|UNITED STATES OF AMERICA,||
|ALFONSO ARMENTA-ARREDONDO, also known as Geronimo Alfonso Armenta,|
I. INTERPRETATION OF GUIDELINE
USSG § 2L1.2(b)(1)(B) states: "If the defendant previously was deported . . . after . . . a conviction for a felony drug trafficking offense for which the sentence imposed was 13 months or less, increase by 12 levels." This provision, however, "does not apply to a conviction for an offense committed before the defendant was eighteen years of age unless such conviction is classified as an adult conviction under the laws of the jurisdiction in which the defendant was convicted." Id. cmt. n.1(A)(iv).
On May 26, 1987, Mr. Armenta-Arredondo was sentenced in California for sale or transportation of marijuana. The PSR indicated that Mr. Armenta-Arredondo "reports that he was tried as an adult as he claimed to be 21 years old at the time of his arrest." R. Vol. IV. at 5. At sentencing, his counsel stated that he "sustained a conviction when he said he was 21 years old, but he was really 15." R. Vol. II at 5. Although the district judge was "cynical," id. at 8, he inspected a birth certificate showing that Mr. Armenta-Arredondo was 15 at the time of the conviction, found it to be self-authenticating under Fed. R. Evid. 902(4), and admitted it into evidence. The district judge then ruled that the record showed that Mr. Armenta-Arredondo was convicted and sentenced as an adult in California, and that he could not collaterally attack that conviction in federal court. The plain language of the guidelines, the district judge said, required application of the 12-level enhancement. We agree.
We recently held that "with the exception of a collateral attack based on the complete denial of counsel, a district court sentencing a defendant under 8 U.S.C. § 1326(b)(2) and USSG § 2L1.2(b)(1)(A) cannot consider a collateral attack on a prior conviction." United States v. Delacruz-Soto, 414 F.3d 1158, 1167 (10th Cir. 2005). Mr. Armenta-Arredondo does not dispute that he was represented by counsel. Instead, he contends that he is not attacking the validity of his prior conviction, only its classification as an adult conviction. He asserts that at the time of his conviction there was no provision in California law whereby a 15-year-old child could be tried as an adult for a marijuana sale. That may be true, but regardless of how he characterizes his argument, he is attacking the validity of his prior conviction. If he was only 15, then, by his own argument, he could not have been tried as an adult and his conviction would be invalid. That issue, however, has never been put before the courts of California. The birth certificate presented to the district court does nothing more than show that he might have a valid basis on which to attack his prior conviction, but he must do so in a California court. The district court did not err in applying the 12-level enhancement.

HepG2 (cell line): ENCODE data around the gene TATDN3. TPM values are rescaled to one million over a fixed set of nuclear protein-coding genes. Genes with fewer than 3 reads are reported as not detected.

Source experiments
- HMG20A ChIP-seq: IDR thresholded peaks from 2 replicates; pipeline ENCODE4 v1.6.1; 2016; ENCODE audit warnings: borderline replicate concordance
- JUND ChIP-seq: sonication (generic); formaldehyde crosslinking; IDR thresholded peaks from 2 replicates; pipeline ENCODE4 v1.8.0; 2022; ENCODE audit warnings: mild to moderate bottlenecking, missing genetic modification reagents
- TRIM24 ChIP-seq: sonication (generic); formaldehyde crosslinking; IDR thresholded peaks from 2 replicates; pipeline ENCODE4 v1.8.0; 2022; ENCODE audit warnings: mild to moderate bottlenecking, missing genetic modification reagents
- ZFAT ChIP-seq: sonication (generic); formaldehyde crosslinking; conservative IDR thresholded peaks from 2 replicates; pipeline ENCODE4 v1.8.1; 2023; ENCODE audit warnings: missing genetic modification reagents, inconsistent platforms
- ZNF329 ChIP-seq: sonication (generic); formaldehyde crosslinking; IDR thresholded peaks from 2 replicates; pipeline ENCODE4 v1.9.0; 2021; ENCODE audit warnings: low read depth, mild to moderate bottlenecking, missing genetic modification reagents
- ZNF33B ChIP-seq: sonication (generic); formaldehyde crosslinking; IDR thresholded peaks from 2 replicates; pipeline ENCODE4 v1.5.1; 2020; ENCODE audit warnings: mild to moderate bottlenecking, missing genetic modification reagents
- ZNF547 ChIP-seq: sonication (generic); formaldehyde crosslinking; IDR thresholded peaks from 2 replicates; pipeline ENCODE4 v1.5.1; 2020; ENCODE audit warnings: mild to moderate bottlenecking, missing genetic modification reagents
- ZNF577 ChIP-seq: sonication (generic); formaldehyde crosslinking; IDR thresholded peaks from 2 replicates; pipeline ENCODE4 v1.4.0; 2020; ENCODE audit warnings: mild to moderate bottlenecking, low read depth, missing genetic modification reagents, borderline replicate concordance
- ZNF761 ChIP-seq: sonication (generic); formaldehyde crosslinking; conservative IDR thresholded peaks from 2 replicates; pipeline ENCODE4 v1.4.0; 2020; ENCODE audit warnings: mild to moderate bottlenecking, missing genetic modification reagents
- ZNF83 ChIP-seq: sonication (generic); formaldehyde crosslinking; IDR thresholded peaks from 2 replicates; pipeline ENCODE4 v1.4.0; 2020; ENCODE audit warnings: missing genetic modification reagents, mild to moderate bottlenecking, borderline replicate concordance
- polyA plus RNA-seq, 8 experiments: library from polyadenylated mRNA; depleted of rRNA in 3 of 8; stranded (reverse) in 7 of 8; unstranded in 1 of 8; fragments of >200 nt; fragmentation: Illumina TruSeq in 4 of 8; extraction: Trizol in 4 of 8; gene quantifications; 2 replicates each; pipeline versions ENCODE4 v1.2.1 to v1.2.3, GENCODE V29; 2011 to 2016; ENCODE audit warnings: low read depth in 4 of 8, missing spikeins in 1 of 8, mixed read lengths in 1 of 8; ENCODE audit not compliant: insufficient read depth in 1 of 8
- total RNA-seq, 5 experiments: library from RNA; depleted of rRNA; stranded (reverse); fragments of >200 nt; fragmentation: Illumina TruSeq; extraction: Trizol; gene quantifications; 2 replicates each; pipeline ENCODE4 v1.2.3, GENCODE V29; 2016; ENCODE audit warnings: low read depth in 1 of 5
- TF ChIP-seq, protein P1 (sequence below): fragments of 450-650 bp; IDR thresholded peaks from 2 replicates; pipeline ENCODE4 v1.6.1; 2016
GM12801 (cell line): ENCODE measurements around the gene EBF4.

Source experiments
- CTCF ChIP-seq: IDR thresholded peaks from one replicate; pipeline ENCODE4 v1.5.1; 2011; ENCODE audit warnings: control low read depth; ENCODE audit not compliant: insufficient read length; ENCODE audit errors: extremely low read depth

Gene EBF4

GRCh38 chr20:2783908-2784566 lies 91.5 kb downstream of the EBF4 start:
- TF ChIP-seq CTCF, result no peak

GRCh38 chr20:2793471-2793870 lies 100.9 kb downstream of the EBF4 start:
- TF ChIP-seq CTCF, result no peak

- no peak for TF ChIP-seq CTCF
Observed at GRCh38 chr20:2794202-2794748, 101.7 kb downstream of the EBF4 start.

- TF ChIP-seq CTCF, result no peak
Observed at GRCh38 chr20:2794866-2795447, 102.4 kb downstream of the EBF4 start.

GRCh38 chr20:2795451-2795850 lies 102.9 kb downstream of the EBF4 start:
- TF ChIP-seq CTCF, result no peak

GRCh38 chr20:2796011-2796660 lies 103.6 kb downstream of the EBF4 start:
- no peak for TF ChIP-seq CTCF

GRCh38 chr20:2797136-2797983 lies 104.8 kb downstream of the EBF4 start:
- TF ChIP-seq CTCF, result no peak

II. BOOKER v. UNITED STATES
Mr. Armenta-Arredondo's opening brief argued that his sentence was unconstitutional under Blakely v. Washington, 542 U.S. 296 (2004). The Supreme Court then decided Booker v. United States, 543 U.S. 220 (2005), which was addressed by the government in a supplemental brief and by Mr. Armenta-Arredondo in his reply brief. Neither Blakely nor Booker was raised below. Our review is therefore for plain error.
This case involves what this court has identified as nonconstitutional Booker error. See United States v. Gonzalez-Huerta, 403 F.3d 727, 731-32 (10th Cir. 2005). That is, the district court's only error was in "applying the Guidelines in a mandatory fashion, as opposed to a discretionary fashion, even though the resulting sentence was calculated solely upon facts that were admitted by the defendant, found by the jury, or based upon the fact of a prior conviction." Id. at 731-32. The district court was called upon to determine whether Mr. Armenta-Arredondo's prior conviction was classified as an adult conviction by California, but this was a question for the court, not the jury. See United States v. Moore, 401 F.3d 1220, 1225 (10th Cir. 2005) (whether prior conviction was a violent felony is question for court). The court made no other findings that enhanced the sentence.